Objective: Painful small-fiber neuropathies (SFNs) in primary Sjögren's syndrome (SS) may present as pure or mixed with concurrent large-fiber involvement. SFN can be diagnosed by punch skin biopsy results that identify decreased intra-epidermal nerve-fiber density (IENFD) of unmyelinated nerves.
Methods: We compared 23 consecutively evaluated patients with SS with pure and mixed SFN versus 98 patients without SFN. We distinguished between markers of dorsal root ganglia (DRG) degeneration (decreased IENFD in the proximal thigh versus the distal leg) versus axonal degeneration (decreased IENFD in the distal leg versus the proximal thigh).
Results: There were no differences in pain intensity, pain quality, and treatment characteristics in the comparison of 13 patients with pure SFN versus 10 patients with mixed SFN. Ten patients with SFN (approximately 45%) had neuropathic pain preceding sicca symptoms. Opioid analgesics were prescribed to approximately 45% of patients with SFN. When compared to 98 patients without SFN, the 23 patients with SFN had an increased frequency of male sex (30% versus 9%; P < 0.01), a decreased frequency of anti-Ro 52 (P = 0.01) and anti-Ro 60 antibodies (P = 0.01), rheumatoid factor positivity (P < 0.01), and polyclonal gammopathy (P < 0.01). Eleven patients had stocking-and-glove pain, and 12 patients had nonstocking-and-glove pain. Skin biopsy results disclosed patterns of axonal (16 patients) and DRG injury (7 patients).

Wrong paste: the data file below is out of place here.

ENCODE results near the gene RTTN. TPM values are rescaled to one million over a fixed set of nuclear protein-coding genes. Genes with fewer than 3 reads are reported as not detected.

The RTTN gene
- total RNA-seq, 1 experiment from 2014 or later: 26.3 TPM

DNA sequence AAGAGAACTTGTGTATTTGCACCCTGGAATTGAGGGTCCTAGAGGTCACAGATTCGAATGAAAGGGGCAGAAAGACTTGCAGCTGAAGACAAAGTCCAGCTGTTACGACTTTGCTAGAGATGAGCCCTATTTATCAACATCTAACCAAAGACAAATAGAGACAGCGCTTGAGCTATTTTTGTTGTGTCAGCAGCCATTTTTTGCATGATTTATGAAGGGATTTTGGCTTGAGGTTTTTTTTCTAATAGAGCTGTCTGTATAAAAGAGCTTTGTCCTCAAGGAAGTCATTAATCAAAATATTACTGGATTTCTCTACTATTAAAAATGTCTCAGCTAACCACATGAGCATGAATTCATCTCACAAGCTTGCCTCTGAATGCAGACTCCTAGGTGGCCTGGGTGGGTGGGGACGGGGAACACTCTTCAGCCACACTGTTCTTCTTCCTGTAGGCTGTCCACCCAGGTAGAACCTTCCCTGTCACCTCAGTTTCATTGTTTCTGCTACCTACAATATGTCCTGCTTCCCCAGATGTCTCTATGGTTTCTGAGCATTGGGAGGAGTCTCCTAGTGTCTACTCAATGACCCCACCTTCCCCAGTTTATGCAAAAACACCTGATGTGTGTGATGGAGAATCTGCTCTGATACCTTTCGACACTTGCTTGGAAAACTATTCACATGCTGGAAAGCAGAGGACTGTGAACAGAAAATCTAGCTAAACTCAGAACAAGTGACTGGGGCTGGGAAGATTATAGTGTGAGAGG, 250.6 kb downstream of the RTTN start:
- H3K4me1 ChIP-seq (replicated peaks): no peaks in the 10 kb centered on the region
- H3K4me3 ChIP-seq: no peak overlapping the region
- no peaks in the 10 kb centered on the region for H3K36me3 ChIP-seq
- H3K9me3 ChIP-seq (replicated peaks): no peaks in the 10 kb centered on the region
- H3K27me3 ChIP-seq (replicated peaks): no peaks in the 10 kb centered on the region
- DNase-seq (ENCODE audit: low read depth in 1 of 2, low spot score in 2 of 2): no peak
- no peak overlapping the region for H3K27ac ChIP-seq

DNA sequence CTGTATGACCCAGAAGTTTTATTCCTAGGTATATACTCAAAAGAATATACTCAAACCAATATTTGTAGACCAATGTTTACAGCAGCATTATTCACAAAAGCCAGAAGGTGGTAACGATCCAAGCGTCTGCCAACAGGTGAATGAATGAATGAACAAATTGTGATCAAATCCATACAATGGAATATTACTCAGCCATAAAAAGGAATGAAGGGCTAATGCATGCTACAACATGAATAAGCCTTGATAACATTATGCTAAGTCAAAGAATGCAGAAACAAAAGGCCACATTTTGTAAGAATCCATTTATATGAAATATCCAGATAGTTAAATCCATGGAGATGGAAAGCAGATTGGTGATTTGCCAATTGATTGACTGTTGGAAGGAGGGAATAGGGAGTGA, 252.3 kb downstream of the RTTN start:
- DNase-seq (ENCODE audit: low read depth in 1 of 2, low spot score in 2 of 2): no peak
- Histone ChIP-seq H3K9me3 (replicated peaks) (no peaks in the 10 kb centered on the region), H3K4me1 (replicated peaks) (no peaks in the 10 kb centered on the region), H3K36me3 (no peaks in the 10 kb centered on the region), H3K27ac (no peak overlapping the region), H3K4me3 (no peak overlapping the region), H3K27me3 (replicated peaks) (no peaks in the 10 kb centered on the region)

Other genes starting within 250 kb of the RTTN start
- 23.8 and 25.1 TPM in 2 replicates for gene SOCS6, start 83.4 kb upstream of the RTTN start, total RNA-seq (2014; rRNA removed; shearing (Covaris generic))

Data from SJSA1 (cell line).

Conclusion: SS SFN had an increased frequency among male patients, a decreased frequency of multiple antibodies, frequent treatment with opioid analgesics, and the presence of nonstocking-and-glove pain. Distinguishing between DRG versus axonal injury is significant, especially given that mechanisms targeting the DRG may result in irreversible neuronal cell death. Altogether, these findings highlight clinical, autoantibody, and pathologic features that can help to define mechanisms and treatment strategies.
© 2018, American College of Rheumatology.